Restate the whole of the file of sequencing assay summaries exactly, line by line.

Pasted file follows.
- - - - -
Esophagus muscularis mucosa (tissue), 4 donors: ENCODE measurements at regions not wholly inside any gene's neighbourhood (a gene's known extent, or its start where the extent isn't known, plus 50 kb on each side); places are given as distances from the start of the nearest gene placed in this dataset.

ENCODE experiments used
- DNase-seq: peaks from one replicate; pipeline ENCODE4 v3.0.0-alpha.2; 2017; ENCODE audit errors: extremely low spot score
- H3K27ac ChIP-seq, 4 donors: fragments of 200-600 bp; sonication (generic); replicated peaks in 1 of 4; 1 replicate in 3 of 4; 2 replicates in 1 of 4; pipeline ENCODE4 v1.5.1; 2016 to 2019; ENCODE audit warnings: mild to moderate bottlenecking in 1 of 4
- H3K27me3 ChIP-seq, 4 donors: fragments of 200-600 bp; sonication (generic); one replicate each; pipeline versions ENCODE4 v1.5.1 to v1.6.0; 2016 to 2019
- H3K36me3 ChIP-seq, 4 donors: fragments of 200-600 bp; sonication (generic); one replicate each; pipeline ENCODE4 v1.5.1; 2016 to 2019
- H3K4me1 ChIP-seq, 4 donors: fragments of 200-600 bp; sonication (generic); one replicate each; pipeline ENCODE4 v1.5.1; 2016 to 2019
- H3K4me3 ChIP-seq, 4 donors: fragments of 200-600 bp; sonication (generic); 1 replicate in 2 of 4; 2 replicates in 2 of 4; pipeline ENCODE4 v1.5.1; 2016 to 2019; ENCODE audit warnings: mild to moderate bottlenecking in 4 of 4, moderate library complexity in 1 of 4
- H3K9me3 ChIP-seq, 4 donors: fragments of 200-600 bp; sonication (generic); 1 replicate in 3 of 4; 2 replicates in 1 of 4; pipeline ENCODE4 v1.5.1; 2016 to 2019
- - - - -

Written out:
Esophagus muscularis mucosa (tissue), 4 donors: ENCODE measurements at regions not wholly inside any gene's neighbourhood (a gene's known extent, or its start where the extent isn't known, plus 50 kb on each side); places are given as distances from the start of the nearest gene placed in this dataset.

ENCODE experiments used
- DNase-seq: peaks from one replicate; pipeline ENCODE4 v3.0.0-alpha.2; 2017; ENCODE audit errors: extremely low spot score
- H3K27ac ChIP-seq, 4 donors: fragments of 200-600 bp; sonication (generic); replicated peaks in 1 of 4; 1 replicate in 3 of 4; 2 replicates in 1 of 4; pipeline ENCODE4 v1.5.1; 2016 to 2019; ENCODE audit warnings: mild to moderate bottlenecking in 1 of 4
- H3K27me3 ChIP-seq, 4 donors: fragments of 200-600 bp; sonication (generic); one replicate each; pipeline versions ENCODE4 v1.5.1 to v1.6.0; 2016 to 2019
- H3K36me3 ChIP-seq, 4 donors: fragments of 200-600 bp; sonication (generic); one replicate each; pipeline ENCODE4 v1.5.1; 2016 to 2019
- H3K4me1 ChIP-seq, 4 donors: fragments of 200-600 bp; sonication (generic); one replicate each; pipeline ENCODE4 v1.5.1; 2016 to 2019
- H3K4me3 ChIP-seq, 4 donors: fragments of 200-600 bp; sonication (generic); 1 replicate in 2 of 4; 2 replicates in 2 of 4; pipeline ENCODE4 v1.5.1; 2016 to 2019; ENCODE audit warnings: mild to moderate bottlenecking in 4 of 4, moderate library complexity in 1 of 4
- H3K9me3 ChIP-seq, 4 donors: fragments of 200-600 bp; sonication (generic); 1 replicate in 3 of 4; 2 replicates in 1 of 4; pipeline ENCODE4 v1.5.1; 2016 to 2019